In 1997, State University of New York psychologist Arthur Aron tested the idea that two people who were willing to feel more connected to each other could do so, even within a short time. The experiment is featured prominently in a recent Modern Love column in The New York Times, in which the author pointed to the questions as the springboard into her own romance. For his study, Arthur Aron separated two groups of people, then paired people up within their groups and had them chat with one another for 45 minutes. While the first group of pairs spent the 45 minutes engaging in small talk, the second group got a list of questions that gradually grew more intimate.
Not surprisingly, the pairs who asked the gradually more probing questions felt closer and more connected after the 45 minutes were up. Six months later, two of the participants (a tiny fraction of the original study group) even found themselves in love — an intriguing result.
As we all know, there is a huge difference between engaging in a conversation and conversing. In fact in the December’s issue of ViTRINE, we’ve listed 10 questions that will prompt us to listen generously to our house guests. The era o smart phones and gadget have led many of us to ‘look outward’. If there’s anything we should do more as a society it is to engage in more intimate conversations with our friends, neighbours, relatives, and partners. Love can be cultivated, and it is cultivated through sincerity and intimacy. Listening and engaging in a conversation is a start to identifying with the speaker’s fears, struggles and happiness. With the ongoing social chaos, the need for intimate conversations rather than slogans, social media hash tags, and placards is imminent.
Can we build a more peaceful and loving community in a microscopic way using these questions from Arthur Aron? Why not try today and find out?
1. Given the choice of anyone in the world, whom would you want as a dinner guest?
2. Would you like to be famous? In what way?
3. Before making a telephone call, do you ever rehearse what you are going to say? Why?
4. What would constitute a “perfect” day for you?
5. When did you last sing to yourself? To someone else?
6. If you were able to live to the age of 90 and retain either the mind or body of a 30-year-old for the last 60 years of your life, which would you want?
7. Do you have a secret hunch about how you will die?
8. Name three things you and your partner appear to have in common.
9. For what in your life do you feel most grateful?
10. If you could change anything about the way you were raised, what would it be?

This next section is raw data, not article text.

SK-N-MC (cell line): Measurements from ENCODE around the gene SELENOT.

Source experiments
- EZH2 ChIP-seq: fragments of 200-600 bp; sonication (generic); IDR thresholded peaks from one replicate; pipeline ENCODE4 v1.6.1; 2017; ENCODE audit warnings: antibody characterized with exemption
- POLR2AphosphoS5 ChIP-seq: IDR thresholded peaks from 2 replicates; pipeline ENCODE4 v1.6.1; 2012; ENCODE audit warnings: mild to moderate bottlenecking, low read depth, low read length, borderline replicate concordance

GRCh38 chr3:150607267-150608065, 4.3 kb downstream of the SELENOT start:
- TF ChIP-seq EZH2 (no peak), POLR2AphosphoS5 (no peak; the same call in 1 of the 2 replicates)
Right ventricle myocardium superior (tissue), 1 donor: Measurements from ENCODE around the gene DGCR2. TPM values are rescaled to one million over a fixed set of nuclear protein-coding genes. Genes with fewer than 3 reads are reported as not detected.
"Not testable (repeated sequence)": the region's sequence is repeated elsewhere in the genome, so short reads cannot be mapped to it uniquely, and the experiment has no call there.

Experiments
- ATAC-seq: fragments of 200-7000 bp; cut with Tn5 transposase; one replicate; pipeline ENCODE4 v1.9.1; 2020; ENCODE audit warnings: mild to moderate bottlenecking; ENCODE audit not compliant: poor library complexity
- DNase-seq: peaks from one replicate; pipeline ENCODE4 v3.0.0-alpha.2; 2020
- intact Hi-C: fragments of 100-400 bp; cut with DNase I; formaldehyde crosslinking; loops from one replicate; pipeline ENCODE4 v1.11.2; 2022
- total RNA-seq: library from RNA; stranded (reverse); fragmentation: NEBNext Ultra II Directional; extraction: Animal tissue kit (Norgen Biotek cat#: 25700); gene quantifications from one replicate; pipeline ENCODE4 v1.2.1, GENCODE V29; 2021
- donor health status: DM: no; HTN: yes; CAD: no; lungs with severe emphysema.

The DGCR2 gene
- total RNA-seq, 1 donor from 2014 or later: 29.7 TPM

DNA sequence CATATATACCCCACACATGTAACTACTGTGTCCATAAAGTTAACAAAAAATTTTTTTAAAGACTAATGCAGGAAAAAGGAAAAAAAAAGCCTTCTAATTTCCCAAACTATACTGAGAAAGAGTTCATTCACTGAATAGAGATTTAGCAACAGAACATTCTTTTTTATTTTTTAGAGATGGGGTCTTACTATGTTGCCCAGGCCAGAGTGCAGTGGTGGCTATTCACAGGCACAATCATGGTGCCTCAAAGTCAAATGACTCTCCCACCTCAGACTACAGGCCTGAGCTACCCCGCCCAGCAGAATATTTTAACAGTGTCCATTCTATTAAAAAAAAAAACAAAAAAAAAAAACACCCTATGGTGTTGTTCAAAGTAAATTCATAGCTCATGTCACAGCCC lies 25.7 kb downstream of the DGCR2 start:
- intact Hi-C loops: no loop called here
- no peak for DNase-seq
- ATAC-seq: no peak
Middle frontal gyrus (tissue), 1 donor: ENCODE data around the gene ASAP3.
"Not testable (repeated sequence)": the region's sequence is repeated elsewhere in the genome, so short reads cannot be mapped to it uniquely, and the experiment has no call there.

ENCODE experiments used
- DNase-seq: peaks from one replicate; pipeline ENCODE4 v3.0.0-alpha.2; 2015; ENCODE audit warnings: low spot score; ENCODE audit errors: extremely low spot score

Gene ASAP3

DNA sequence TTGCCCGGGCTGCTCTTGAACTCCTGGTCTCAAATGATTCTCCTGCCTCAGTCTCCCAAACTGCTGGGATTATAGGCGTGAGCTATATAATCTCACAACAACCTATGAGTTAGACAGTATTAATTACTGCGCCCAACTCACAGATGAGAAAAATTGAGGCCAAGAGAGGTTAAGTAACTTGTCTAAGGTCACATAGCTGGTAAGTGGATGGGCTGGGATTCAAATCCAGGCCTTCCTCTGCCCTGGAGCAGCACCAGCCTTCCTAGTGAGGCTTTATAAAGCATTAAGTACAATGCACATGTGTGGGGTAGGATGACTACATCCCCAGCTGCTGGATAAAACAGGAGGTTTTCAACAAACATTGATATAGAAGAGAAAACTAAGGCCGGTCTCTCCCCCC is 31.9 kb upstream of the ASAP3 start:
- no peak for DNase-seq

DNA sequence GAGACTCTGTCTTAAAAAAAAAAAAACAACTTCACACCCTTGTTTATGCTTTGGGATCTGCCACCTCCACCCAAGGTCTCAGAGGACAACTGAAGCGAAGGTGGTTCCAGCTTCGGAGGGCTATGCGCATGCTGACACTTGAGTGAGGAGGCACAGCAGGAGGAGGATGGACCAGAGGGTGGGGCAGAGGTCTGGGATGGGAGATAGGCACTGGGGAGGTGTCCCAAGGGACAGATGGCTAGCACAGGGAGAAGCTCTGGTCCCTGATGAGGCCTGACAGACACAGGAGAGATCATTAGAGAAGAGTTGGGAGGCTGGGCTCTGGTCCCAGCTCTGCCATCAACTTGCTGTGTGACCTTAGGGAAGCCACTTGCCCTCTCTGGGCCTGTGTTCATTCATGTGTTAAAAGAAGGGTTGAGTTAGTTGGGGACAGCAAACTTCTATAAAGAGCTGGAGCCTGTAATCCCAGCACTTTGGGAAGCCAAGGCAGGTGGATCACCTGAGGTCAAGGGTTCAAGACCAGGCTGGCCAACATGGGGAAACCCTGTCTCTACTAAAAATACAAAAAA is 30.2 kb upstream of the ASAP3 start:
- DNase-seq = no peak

11. Take four minutes and tell your partner your life story in as much detail as possible.
12. If you could wake up tomorrow having gained any one quality or ability, what would it be?
13. If a crystal ball could tell you the truth about yourself, your life, the future or anything else, what would you want to know?
14. Is there something that you’ve dreamed of doing for a long time? Why haven’t you done it?
15. What is the greatest accomplishment of your life?
16. What do you value most in a friendship?
17. What is your most treasured memory?
18. What is your most terrible memory?
19. If you knew that in one year you would die suddenly, would you change anything about the way you are now living? Why?
20. What does friendship mean to you?
21. What roles do love and affection play in your life?
22. Alternate sharing something you consider a positive characteristic of your partner. Share a total of five items.
23. How close and warm is your family? Do you feel your childhood was happier than most other people’s?
24. How do you feel about your relationship with your mother?
25. Make three true “we” statements each. For instance, “We are both in this room feeling _______.”
26. Complete this sentence: “I wish I had someone with whom I could share _______.”
27. If you were going to become a close friend with your partner, please share what would be important for him or her to know.
28. Tell your partner what you like about them; be very honest this time, saying things that you might not say to someone you’ve just met.
29. Share with your partner an embarrassing moment in your life.
30. When did you last cry in front of another person? By yourself?
31. Tell your partner something that you like about them already.
32. What, if anything, is too serious to be joked about?
33. If you were to die this evening with no opportunity to communicate with anyone, what would you most regret not having told someone? Why haven’t you told them yet?
34. Your house, containing everything you own, catches fire. After saving your loved ones and pets, you have time to safely make a final dash to save any one item. What would it be? Why?
35. Of all the people in your family, whose death would you find most disturbing? Why?
36. Share a personal problem and ask your partner’s advice on how he or she might handle it. Also, ask your partner to reflect back to you how you seem to be feeling about the problem you have chosen.
ViTRINE is a slo-lifestyle monthly published by slow-fashion accessory label 72 Smalldive. The monthly blog reports on lifestyle matters and events related to the label’s philosophy of slow living. The blog also endeavours to support and report on independent creatives and events that are aligned its readers’ aspired lifestyle. For content, advertorial, and collaborative matters, please fill up our inquiry form.